Music minister bids farewell to audience

Published 12:00 am Tuesday, October 1, 2002

On his last day in the spotlight, Wilbur Sayles, accordion master, didn't touch the instrument.

He did play the piano and sing, but the instrument that made him famous -- or vice-versa -- was silent.

An open house retirement reception was held Sunday afternoon in the fellowship hall at First United Methodist Church of Austin to honor Wilbur and Marlyn Sayles, the couple, who were the heart and soul of Wilbur Sayles Lay Music Missions, Inc. since 1958.

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The couple said they approached Sunday's retirement reception with "mixed feelings."

In a joint statement the couple issued, they said, "It seems so inadequate to say only 'thank you.'"

However, that they did with "hearts full of gratitude."

The Wilbur Sayles Lay Music Missions, Inc. had its world headquarters at "Sayles-ville.," that area around the historic Enterprise Country School along U.S. Highway 218 south of Austin, where the Sayles family has its roots.

Wilbur started playing the accordion when he was 11 years old. Two years later, he was playing professionally in an area band when he was only 13 years old.

Now 77, Sayles has made music his life for more than six decades less a two-year hitch in the U.S. Army, during World War II.

Sayles' sense of humor is well-known and was in evidence at Sunday afternoon's program. When discussing the inscription on a plaque from the board of directors of the ministry's corporation, which praised him for a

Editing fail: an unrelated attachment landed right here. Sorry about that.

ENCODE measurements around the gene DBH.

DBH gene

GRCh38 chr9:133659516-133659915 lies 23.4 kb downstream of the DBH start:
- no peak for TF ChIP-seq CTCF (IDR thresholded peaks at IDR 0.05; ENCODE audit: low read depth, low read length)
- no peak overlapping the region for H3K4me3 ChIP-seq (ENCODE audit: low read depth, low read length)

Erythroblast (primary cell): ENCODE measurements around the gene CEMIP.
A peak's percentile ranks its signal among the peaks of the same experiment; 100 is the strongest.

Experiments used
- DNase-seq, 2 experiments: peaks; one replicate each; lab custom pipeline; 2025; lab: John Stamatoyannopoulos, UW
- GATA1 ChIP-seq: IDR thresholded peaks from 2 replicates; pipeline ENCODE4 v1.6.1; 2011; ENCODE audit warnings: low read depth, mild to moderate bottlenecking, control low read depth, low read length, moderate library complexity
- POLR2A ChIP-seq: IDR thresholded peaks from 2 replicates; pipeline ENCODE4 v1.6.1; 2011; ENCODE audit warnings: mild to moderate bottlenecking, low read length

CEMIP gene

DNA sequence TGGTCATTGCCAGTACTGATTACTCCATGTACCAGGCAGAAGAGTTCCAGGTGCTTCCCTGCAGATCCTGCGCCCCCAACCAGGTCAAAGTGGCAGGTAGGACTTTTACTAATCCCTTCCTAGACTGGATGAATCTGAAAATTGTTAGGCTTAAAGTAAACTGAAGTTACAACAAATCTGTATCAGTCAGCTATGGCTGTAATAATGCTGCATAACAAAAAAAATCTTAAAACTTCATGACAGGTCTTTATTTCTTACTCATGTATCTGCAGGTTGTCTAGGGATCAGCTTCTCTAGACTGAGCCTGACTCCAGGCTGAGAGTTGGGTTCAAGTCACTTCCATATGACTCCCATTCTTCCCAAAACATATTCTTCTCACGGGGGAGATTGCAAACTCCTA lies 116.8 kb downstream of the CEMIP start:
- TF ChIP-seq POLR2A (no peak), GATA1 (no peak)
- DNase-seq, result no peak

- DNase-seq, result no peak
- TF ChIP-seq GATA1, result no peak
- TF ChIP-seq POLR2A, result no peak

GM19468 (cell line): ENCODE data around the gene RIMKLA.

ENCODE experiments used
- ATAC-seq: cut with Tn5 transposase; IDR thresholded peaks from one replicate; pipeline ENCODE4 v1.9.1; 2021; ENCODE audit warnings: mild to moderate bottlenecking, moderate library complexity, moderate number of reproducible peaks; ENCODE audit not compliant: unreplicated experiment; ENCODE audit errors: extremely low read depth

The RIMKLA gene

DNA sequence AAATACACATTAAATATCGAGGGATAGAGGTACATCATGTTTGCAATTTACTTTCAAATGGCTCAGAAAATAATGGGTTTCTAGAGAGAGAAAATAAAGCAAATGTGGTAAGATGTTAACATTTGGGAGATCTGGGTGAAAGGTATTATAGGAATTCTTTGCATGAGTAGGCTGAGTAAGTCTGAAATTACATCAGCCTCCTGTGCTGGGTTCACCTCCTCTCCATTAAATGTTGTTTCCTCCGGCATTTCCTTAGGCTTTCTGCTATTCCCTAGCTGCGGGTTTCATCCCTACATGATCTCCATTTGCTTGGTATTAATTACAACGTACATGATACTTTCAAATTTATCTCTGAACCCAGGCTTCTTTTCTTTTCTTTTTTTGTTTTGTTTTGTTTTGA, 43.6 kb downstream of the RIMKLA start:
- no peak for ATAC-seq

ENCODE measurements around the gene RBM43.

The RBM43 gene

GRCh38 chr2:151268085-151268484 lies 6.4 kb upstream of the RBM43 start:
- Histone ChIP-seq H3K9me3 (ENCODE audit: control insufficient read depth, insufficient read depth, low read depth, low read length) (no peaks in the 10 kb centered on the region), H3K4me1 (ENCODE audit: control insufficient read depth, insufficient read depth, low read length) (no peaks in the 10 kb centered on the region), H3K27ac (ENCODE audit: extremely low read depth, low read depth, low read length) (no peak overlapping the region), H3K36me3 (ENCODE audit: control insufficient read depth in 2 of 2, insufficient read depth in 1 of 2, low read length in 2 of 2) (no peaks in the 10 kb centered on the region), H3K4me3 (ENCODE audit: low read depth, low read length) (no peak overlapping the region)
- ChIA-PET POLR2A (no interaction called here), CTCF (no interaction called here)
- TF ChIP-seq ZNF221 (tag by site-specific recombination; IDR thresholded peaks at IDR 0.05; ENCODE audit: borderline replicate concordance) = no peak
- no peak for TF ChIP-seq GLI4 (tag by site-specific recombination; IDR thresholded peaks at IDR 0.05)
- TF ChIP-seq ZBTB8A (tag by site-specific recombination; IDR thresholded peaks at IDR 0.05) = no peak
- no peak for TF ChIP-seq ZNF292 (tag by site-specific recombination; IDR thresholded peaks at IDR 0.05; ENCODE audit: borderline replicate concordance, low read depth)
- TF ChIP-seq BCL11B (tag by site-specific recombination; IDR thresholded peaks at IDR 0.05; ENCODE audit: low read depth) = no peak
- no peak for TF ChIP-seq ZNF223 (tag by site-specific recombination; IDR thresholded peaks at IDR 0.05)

"lifetime of service to God," it prompted a joke.

"I remember the time I met a man and he asked me 'Have you lived here all your life?' and I told him 'Not yet'." Sayles quipped as the audience chuckled.

George L. and Dolly Hodgkins of

Massachusetts were co-masters of ceremonies for the program,

The Sayles' daughter, Beverly, sang a song.

Testimonials to their good works came by letters read to the audience and spontaneously from guests at the open house event.

In the back were displays of the ministry's

travels throughout the nation and overseas missions.

Cassette tapes of Sayles' original and other music were also sold. The HymnTime radio broadcasts are a particular favorite of fans.

Also a favorite of Sayles fans were Marlyn's recipes, published in the newsletters distributed to spread the music ministry's influence.

But, it was the man and his "squeeze box" -- later a high tech electronic audiovox -- who loaded the trailer and packed an extra suit and hit the road all to sing and say good news to everyone who would listen.

And, all because he was "called."

The story is well-known how Sayles decided to become an itinerant music missionary with his wife and the man himself retold it Sunday afternoon.

It was 2 a.m. on Labor Day in 1966, when he first felt God calling him to read the Bible's Luke 5:4.

When he looked up the passage, it was the familiar story how Jesus Christ told Simon Peter "Follow me and I will make you fishers of men" tale.

It would take two other callings before Sayles acted, but it was worth it.

The numbers are the bet proof: more than 61 years of playing professionally, 44 years of outreach ministry, 37 years of outreach ministry in America alone and 34 years of continuous HymnTime weekly radio messages and one boss: God.

The afternoon's program ended with everyone standing and singing Sayles' theme song "Jesus Took My Burden."

Lee Bonorden can be contacted at 434-2232 or by e-mail at